• Ex Broker | 24 May 2016, 11:05 AM Agree 0
    I think that the time of payment by commissions needs to end. Charge a fee consummate to the work put in and the value given to the client. So often I saw two similar style policies with similar work put in but one attracted a higher premium than another due to the occupation or location so more commission was paid.

    The remuneration of brokers should not be linked to premium. If the profession wants to be respected payments need to be fully disclosed and not hidden in a statement in an FSG that state payments up to x% commission.
  • Broker | 24 May 2016, 06:35 PM Agree 0
    So if the commissions were stopped and fee for service only, brokers would then be charging clients for all time spent on an account. So simple rego number alterations, change of vehicles that result in a nil ep would all need to be charged a fee by the broker so we are renumerated. Managing claims for clients, we would have to charge for that also. For the end consumer I feel the fee based policies will costs the same if not more than commission.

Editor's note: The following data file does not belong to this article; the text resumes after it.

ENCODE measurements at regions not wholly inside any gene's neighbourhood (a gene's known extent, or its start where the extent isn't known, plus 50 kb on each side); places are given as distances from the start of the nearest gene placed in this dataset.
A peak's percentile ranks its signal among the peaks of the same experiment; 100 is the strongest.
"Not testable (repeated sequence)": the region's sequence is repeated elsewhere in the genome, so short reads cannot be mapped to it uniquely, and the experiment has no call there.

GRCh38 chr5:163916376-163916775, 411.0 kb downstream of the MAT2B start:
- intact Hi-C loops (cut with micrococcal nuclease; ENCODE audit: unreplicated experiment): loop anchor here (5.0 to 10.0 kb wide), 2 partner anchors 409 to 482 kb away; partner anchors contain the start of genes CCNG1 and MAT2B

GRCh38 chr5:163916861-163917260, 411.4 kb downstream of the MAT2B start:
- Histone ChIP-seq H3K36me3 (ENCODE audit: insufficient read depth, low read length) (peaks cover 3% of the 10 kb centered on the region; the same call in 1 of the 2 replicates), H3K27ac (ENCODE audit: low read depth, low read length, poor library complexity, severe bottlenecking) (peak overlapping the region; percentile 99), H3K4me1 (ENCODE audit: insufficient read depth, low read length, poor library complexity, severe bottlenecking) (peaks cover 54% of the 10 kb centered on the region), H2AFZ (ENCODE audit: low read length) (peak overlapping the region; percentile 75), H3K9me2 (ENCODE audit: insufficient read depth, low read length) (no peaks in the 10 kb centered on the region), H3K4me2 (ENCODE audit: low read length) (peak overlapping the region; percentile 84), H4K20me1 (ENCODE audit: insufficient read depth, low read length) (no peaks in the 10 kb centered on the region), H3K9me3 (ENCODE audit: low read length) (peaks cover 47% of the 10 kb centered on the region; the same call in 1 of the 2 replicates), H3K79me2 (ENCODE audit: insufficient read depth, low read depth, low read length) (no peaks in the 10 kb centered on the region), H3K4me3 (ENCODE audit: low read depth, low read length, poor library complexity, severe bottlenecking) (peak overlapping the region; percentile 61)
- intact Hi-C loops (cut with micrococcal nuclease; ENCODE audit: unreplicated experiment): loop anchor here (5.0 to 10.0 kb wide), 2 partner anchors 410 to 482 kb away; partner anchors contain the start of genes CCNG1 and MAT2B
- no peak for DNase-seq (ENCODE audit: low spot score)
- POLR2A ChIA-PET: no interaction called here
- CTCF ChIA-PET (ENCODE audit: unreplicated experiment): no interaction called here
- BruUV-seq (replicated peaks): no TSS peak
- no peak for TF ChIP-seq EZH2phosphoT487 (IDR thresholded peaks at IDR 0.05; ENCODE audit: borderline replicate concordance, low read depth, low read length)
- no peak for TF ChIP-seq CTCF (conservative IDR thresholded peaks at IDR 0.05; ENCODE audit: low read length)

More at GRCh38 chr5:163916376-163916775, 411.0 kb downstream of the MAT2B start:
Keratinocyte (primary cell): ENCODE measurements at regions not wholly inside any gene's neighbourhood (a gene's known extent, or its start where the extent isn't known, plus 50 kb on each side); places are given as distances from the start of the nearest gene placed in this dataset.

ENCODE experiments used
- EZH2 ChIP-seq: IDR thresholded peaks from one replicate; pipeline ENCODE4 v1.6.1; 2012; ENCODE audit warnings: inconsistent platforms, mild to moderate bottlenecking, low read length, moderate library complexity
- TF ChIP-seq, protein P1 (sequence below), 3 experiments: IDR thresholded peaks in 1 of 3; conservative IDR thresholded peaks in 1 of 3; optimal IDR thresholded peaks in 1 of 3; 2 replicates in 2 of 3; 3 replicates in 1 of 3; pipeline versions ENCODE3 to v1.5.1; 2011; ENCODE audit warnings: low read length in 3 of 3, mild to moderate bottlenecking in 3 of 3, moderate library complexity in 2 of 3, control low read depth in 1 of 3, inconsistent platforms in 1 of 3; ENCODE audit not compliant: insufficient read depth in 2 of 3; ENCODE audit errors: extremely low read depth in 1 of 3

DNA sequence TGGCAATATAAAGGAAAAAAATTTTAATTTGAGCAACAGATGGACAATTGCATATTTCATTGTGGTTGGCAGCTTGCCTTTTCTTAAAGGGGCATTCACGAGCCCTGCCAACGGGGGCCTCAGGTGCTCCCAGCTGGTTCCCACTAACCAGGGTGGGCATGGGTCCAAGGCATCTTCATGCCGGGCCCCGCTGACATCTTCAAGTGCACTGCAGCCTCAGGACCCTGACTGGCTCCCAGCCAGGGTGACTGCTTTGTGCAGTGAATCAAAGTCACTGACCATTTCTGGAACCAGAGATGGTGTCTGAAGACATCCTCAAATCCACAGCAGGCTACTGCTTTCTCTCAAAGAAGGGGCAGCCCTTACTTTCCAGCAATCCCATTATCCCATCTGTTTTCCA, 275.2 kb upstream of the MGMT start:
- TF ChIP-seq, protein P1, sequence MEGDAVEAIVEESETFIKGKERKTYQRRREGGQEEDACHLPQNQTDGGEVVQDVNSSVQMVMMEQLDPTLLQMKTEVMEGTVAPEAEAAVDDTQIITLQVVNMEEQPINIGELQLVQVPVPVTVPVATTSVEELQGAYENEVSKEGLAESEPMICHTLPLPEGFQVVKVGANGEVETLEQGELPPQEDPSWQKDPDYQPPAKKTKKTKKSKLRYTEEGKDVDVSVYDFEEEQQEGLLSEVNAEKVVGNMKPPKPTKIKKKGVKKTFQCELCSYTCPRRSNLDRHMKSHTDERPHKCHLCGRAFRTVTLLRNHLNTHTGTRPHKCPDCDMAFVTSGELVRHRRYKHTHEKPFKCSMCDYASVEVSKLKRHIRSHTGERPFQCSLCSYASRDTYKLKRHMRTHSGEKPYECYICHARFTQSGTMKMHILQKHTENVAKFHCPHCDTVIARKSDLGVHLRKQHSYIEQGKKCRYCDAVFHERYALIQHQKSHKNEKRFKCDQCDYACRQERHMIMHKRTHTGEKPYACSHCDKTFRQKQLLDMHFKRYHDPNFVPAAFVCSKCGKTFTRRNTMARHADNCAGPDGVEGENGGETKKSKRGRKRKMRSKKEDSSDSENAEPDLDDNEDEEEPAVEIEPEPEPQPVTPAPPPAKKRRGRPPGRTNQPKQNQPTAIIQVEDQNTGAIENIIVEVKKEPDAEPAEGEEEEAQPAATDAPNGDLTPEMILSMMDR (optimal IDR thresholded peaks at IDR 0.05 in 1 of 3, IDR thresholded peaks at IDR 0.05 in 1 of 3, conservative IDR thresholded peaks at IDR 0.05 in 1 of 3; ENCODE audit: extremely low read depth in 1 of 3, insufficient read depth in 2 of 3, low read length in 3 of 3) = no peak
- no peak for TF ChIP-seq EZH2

As for brokers that chooses to use a product or insurer that gives them the higher commission, this is rare but to combat that why not look at equal commissions across all insurer's. So for ISR it may be a standardised 15%, motor 10% and so on.
    If commissions were stopped altogether then cluster groups such as AIMS, steadfast etc would not be renumerated. This would make the consumer worse off as there would not be any badged wordings providing the Insured superior covers etc.
    I do not believe that commissions are the issue. Never have I had a client complain about commission, they know we must be renumerated.
  • Ex Broker | 25 May 2016, 11:24 AM Agree 0
    There is no commission paid on nil EP alterations or when a claim is lodged. What I am saying is set a fair fee for the work that can be expected on an account. Sometimes this may be higher than the commission you would otherwise receive other times lower.

    The main point I am trying to make is that the advice should be given with 100% of the client's best interests in mind. There should be no financial benefit to the broker in selling a higher price policy.

    If a broker is a good one he/she should be able to comfortably justify a fully disclosed fee and link it to the value they are adding. Maybe as an interim step disclosure on the invoice of commission paid could achieve a similar outcome as brokers would need to justify the remuneration to the client.